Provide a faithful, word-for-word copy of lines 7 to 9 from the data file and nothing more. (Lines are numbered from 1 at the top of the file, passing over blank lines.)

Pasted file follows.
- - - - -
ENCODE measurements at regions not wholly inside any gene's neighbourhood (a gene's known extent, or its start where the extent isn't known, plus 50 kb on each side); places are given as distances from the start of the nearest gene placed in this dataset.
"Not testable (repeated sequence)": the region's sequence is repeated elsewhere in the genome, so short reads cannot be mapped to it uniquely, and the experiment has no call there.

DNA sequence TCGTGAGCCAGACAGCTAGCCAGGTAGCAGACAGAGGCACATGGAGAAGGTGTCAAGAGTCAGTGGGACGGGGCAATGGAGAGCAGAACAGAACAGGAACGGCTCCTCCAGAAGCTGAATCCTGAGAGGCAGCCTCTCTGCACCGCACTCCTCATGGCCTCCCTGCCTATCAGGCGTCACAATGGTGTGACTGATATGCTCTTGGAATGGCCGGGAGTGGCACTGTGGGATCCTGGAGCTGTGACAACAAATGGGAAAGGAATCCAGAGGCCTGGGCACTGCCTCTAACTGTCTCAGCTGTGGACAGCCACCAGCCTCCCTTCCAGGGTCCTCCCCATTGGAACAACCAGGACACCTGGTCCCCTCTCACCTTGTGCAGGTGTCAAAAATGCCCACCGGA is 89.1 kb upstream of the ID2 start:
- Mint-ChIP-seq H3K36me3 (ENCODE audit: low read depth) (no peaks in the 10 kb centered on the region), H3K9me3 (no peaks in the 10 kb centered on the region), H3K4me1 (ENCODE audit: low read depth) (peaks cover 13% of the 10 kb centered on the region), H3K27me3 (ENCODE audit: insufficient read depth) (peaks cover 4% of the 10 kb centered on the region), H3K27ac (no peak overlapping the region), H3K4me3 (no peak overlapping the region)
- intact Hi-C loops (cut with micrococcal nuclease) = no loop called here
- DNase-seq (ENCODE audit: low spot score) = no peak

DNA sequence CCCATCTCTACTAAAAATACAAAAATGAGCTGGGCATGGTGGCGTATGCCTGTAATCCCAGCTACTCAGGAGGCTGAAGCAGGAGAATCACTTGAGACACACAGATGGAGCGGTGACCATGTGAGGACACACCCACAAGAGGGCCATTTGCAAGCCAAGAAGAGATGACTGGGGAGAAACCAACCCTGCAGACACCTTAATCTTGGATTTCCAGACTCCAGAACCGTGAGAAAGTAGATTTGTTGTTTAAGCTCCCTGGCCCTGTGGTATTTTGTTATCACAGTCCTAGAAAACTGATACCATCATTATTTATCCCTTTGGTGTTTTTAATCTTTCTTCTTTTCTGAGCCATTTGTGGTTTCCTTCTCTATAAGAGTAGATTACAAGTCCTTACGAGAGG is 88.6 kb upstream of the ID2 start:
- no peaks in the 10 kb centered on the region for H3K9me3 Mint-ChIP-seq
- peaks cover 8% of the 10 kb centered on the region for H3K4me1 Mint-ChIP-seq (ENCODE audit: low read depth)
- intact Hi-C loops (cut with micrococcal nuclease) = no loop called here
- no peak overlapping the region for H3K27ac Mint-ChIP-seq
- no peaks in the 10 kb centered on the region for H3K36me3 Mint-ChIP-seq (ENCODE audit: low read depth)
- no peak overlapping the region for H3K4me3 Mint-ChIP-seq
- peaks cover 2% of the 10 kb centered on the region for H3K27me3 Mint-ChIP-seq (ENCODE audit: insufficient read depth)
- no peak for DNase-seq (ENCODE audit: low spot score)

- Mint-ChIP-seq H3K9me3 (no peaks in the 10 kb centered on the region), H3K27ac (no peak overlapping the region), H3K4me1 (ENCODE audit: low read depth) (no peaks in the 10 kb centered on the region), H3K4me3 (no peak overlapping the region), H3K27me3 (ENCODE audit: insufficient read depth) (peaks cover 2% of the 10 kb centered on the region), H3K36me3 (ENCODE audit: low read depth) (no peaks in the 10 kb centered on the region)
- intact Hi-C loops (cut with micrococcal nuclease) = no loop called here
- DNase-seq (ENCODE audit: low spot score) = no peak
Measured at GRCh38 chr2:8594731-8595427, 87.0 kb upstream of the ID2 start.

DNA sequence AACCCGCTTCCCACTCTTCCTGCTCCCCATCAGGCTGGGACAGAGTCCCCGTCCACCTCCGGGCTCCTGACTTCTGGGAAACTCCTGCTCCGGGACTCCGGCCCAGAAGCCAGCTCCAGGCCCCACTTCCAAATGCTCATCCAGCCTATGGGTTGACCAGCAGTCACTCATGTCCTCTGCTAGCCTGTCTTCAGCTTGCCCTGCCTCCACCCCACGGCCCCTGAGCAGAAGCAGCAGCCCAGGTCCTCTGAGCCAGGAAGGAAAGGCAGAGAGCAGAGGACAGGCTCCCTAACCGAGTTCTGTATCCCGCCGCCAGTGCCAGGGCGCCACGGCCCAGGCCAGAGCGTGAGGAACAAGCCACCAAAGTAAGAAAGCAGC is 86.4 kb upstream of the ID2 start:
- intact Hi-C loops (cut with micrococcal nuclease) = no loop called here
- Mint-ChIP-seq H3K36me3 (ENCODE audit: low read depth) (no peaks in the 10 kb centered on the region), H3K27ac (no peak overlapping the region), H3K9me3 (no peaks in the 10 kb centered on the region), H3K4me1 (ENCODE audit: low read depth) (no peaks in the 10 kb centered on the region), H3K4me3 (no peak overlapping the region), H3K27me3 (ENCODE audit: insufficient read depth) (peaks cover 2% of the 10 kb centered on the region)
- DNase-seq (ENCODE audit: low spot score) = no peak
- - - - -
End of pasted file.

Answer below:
DNA sequence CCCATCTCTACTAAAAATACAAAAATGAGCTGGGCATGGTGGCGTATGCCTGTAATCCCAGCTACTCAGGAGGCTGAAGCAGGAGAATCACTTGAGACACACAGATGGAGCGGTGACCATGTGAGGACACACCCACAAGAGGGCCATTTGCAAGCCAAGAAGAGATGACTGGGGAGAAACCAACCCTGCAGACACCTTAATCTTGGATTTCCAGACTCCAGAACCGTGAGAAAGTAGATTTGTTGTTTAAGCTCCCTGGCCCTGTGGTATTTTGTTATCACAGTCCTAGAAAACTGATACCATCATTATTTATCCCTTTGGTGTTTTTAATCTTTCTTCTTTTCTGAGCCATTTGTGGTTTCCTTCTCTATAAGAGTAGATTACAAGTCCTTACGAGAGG is 88.6 kb upstream of the ID2 start:
- no peaks in the 10 kb centered on the region for H3K9me3 Mint-ChIP-seq
- peaks cover 8% of the 10 kb centered on the region for H3K4me1 Mint-ChIP-seq (ENCODE audit: low read depth)